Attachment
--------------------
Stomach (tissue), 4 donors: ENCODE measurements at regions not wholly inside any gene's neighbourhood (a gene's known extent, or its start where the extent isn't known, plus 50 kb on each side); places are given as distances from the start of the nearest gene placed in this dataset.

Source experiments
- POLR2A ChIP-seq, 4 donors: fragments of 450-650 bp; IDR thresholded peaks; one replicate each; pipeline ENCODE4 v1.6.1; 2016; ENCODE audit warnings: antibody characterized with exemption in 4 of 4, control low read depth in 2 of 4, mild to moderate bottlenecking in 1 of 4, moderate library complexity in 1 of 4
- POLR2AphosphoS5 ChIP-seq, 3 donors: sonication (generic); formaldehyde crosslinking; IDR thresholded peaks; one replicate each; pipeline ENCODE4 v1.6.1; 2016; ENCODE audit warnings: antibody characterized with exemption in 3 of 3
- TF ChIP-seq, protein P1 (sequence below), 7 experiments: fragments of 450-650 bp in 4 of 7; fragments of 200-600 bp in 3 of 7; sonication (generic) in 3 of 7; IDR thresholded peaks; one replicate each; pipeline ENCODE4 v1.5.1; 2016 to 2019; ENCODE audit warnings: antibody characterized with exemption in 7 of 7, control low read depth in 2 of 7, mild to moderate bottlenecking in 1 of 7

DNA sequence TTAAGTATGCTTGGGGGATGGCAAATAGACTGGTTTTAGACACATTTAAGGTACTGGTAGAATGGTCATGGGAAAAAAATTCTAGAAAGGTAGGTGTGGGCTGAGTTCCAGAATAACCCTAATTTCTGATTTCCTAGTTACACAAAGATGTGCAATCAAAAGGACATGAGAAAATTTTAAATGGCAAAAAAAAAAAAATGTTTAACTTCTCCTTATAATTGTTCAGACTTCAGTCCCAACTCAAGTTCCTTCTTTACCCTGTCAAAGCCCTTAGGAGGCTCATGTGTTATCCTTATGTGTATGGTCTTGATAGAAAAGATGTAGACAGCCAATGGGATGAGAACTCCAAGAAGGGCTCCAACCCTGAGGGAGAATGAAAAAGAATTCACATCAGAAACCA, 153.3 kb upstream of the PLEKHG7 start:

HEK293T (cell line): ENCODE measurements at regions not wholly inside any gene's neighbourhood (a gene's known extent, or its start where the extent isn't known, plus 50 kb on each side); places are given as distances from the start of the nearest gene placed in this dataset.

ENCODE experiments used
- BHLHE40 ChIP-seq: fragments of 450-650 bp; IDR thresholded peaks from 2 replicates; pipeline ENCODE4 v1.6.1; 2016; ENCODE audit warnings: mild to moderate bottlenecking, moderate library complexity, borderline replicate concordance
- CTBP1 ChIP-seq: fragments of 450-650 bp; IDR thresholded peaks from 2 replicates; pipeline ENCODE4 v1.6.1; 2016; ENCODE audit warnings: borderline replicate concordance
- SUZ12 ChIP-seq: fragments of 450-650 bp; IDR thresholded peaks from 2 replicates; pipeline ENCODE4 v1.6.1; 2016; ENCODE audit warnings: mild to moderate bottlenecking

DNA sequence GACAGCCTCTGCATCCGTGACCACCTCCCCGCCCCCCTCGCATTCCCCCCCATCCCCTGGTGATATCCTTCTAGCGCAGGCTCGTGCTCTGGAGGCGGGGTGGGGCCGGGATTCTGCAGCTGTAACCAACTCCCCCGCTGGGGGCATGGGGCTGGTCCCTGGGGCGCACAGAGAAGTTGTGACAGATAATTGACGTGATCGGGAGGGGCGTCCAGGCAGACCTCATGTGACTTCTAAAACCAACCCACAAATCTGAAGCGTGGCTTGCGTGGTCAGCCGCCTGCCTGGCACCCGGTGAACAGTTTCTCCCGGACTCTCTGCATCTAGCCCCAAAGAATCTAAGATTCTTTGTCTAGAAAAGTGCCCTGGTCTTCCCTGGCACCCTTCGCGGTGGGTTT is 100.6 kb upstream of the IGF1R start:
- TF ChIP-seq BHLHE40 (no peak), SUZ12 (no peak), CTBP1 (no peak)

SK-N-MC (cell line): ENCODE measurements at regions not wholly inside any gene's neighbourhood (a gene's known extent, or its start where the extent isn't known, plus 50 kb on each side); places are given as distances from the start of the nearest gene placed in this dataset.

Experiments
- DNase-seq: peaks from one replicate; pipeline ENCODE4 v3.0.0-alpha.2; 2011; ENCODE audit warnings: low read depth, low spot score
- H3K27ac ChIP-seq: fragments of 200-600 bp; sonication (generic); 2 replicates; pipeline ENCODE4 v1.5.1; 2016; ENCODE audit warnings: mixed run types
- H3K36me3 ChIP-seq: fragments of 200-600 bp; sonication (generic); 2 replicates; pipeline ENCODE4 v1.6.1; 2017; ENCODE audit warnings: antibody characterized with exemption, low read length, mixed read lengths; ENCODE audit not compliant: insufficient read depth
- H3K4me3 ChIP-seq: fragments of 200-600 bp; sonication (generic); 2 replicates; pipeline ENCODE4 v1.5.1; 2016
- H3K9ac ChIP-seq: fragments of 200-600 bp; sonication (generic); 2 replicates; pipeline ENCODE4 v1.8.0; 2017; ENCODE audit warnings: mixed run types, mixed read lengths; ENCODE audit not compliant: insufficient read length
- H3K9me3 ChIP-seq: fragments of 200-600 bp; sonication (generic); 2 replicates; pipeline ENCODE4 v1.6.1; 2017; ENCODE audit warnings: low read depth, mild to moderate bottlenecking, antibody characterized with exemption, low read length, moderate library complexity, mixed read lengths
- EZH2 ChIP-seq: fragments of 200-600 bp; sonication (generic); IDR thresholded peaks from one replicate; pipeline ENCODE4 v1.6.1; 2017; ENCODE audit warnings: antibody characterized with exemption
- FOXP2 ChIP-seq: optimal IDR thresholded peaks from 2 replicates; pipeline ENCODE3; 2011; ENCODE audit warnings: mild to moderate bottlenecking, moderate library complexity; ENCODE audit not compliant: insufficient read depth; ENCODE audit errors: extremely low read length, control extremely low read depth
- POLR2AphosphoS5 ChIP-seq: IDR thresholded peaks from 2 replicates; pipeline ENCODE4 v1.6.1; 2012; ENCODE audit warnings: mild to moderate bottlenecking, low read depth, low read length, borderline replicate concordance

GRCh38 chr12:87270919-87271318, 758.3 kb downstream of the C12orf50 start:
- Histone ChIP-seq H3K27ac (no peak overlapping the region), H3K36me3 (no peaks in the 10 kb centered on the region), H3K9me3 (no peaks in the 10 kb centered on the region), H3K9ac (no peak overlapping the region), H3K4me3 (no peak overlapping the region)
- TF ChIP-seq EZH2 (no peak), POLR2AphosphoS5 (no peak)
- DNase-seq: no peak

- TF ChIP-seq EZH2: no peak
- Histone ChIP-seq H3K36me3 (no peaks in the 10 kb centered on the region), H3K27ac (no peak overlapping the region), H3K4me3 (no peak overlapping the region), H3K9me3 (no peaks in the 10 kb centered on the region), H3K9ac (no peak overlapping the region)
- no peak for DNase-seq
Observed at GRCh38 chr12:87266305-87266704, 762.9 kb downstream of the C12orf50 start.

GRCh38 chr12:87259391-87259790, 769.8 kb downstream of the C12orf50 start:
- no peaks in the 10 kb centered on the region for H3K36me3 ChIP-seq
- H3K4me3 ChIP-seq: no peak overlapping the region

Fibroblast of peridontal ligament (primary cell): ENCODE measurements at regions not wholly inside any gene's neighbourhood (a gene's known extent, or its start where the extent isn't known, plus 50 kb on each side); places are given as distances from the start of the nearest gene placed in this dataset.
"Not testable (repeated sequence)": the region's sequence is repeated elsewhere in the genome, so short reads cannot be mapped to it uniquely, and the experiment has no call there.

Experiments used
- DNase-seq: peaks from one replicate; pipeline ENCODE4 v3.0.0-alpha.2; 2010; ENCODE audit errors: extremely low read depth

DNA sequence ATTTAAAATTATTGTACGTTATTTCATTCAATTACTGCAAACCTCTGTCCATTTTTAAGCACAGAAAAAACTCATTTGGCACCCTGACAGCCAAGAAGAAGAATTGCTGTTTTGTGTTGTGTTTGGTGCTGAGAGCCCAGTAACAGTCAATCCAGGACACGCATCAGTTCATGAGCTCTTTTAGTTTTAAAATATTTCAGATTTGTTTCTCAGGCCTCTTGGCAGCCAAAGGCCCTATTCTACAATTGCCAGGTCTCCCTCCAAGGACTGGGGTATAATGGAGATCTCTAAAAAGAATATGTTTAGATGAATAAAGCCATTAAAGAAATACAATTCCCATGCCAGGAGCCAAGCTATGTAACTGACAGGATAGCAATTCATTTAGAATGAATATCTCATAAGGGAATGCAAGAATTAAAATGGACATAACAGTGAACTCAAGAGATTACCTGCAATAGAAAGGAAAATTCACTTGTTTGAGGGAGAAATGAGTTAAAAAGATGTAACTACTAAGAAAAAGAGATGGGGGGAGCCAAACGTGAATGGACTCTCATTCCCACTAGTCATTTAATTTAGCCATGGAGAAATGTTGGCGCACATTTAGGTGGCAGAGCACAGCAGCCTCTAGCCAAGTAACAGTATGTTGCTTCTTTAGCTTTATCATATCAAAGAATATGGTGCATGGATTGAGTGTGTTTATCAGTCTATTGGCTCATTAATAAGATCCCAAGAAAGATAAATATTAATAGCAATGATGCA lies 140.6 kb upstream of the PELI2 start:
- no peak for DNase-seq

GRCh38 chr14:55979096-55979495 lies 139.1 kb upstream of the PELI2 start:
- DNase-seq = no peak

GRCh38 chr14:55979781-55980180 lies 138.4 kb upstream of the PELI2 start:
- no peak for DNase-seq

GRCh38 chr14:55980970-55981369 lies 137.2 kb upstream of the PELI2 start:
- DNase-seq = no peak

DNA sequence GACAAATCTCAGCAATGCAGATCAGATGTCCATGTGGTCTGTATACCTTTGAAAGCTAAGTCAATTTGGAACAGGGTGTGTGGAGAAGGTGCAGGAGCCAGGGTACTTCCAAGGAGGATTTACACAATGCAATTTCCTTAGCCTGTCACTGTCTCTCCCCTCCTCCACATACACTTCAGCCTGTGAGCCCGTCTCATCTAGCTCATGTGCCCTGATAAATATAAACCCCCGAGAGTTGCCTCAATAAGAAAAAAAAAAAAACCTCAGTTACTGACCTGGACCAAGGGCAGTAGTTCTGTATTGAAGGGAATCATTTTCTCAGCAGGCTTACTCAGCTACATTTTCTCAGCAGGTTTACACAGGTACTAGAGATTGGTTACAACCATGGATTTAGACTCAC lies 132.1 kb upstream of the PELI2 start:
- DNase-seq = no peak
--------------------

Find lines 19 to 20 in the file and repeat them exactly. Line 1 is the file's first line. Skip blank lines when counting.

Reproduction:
- H3K4me3 ChIP-seq: fragments of 200-600 bp; sonication (generic); 2 replicates; pipeline ENCODE4 v1.5.1; 2016
- H3K9ac ChIP-seq: fragments of 200-600 bp; sonication (generic); 2 replicates; pipeline ENCODE4 v1.8.0; 2017; ENCODE audit warnings: mixed run types, mixed read lengths; ENCODE audit not compliant: insufficient read length